Matchstick Men Movie Review
A post-pubescent "Paper Moon" with a hell of a hair-pin twist, "Matchstick Men" features sublimely winning performances by Nicholas Cage, as an unhinged obsessive-compulsive con artist named Roy, and Alison Lohman ("White Oleander") as his tomboy-cutie teenage daughter Angela, who has such a gift for the grift that it sends her dad into a tizzy of pride, consternation and self-conscious moral conflict.
Her effervescent, skateboarding arrival into his life -- thanks to a new shrink (Bruce Altman) who encouraged him to look up the wife he left pregnant 14 years ago -- dishevels Roy's hospital-corners life. But surprisingly enough, her clothes strewn around his house, pizza dinners and ice cream breakfasts (Roy eats nothing but tuna fish -- from the can) slowly chip away at his neuroses (well that and those new blue pills the shrink is giving him) as our guy begins to enjoy fatherhood.
Soon he's loosened up so much he's ready to break his own rules of playing it safe with small-time flimflams and take a risky shot at a big-money "long con" -- a currency exchange sting on a shady businessman -- that his partner Frank (Sam Rockwell) has been pitching him for months. Of course, Angela wants in on the action too, so in a scene typical of the movie's spontaneous sense of humor, she begins cataloging aloud all her "learning experiences" with boys until he relents in a fluster of hear-no-evil fatherly instinct.
The details of this swindle are a tad confusing, but it hardly matters in a film so entertaining. Adapted from a novel by Eric Garcia and directed by Ridley Scott -- who is surprisingly deft with comedy after a long career of outsized drama and action ("Hannibal," "Black Hawk Down," "Gladiator," "Blade Runner," "Alien") -- "Matchstick Men" has a glib whimsy that is a perfect fit for the talents of its cast.
Tic-prone and amusingly anxious, Cage carries Roy's personality arc with 100 percent credibility -- from agoraphobe and chronic clean-freak (but a smoker nonetheless) who decides to not blow his brains out because it would mess up the carpet, to frantically devoted dad who begins to let down his guard to a potentially dangerous degree.
As Roy adjusts to angsty ups-and-downs of parenting a teenage girl, Cage's chemistry with Lohman becomes the movie's best asset. Extraordinarily natural in her impulsive adolescence (you'd never, ever guess she's really 23), the actress embodies with her whole being the entire range of Angela's personality, from giddy, 14-year-old ingenuousness to bursts of emotional vulnerability that bring out Roy's knee-jerked protective-papa instincts. (It's her apparently rocky relationship with her mom that eventually lands the girl on his couch on a semi-permanent basis.)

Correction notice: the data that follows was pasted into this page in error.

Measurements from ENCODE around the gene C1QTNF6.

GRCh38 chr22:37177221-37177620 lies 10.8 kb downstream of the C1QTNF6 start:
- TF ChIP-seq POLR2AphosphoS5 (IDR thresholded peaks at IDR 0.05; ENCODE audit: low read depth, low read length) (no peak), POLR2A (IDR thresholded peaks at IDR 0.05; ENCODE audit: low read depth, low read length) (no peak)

Underutilized but too talented and cool to be a scene-stealer, Rockwell ("Confessions of a Dangerous Mind") is charming and vaguely serpentine as Frank, who can't seem to decide if Angela is more of an asset or a distraction. And Scott picked a great supporting cast, including character actor Bruce McGill (who has been everything from D-Day in "Animal House" to a Southern congressman with a gay dog in "Legally Blonde 2") as the unexpectedly wily mark for the grifters' big score.
The director lends the film a snappy, Los-Angeles sunny but ever-so-slightly seedy style too, and he makes clever, effective yet unobtrusive use of herky-jerky frame removals and quick-chop edits to glimpse inside Roy's chaotically meticulous mind.
"Matchstick Men" ends a little too tidily, and lingering doubts about the complexities of the central scam do come back to haunt the film when working your way back through the twists after the credits roll and the fog clears. There are also a few potential plot give-aways that may tip off those who don't go with the flow.
But the picture's accumulation of shrewdness, talent, panache and wit supersede its retrospective faults. In fact, "Matchstick Men" is one of just a handful of films this year that I'm actually eager to see again.